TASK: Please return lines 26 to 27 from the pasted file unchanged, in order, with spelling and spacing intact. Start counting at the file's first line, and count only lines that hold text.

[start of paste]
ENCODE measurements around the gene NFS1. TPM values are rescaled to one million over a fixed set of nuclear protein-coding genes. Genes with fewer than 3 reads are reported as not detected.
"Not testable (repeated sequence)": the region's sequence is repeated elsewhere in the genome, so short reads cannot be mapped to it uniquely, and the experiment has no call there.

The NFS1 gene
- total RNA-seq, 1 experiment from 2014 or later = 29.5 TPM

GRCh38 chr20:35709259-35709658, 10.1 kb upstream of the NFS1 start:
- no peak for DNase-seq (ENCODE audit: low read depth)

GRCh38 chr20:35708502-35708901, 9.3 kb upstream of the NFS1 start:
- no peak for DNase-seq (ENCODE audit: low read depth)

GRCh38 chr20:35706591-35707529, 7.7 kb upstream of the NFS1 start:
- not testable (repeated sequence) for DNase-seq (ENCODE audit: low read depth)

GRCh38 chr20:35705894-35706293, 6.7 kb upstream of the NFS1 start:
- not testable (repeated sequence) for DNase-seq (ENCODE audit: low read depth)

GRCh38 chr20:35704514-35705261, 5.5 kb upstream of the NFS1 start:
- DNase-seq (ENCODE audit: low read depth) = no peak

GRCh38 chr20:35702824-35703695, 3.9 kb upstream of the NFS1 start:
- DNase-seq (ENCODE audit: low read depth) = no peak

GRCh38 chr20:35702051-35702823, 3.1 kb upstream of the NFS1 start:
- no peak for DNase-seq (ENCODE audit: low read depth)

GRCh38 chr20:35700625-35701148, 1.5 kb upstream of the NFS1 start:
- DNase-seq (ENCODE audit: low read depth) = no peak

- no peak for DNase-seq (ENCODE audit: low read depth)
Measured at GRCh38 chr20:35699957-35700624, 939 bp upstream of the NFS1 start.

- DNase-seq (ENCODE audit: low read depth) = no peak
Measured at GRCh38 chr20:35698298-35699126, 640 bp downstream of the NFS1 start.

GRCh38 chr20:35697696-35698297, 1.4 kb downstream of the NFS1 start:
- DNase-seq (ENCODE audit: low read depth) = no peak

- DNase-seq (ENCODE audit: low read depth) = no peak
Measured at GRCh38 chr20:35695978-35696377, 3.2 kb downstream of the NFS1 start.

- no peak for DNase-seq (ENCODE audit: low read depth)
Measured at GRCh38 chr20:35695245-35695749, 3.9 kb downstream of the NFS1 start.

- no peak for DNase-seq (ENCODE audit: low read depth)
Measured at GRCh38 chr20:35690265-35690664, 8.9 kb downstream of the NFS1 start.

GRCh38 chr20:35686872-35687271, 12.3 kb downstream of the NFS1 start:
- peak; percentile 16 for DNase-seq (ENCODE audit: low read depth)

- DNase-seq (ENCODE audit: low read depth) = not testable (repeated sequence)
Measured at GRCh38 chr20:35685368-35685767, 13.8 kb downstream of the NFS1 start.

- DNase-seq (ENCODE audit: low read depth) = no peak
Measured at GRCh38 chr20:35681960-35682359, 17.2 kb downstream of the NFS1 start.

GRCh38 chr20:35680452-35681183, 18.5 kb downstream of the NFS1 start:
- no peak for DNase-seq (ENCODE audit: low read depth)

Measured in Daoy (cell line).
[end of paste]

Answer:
- DNase-seq (ENCODE audit: low read depth) = no peak

- DNase-seq (ENCODE audit: low read depth) = no peak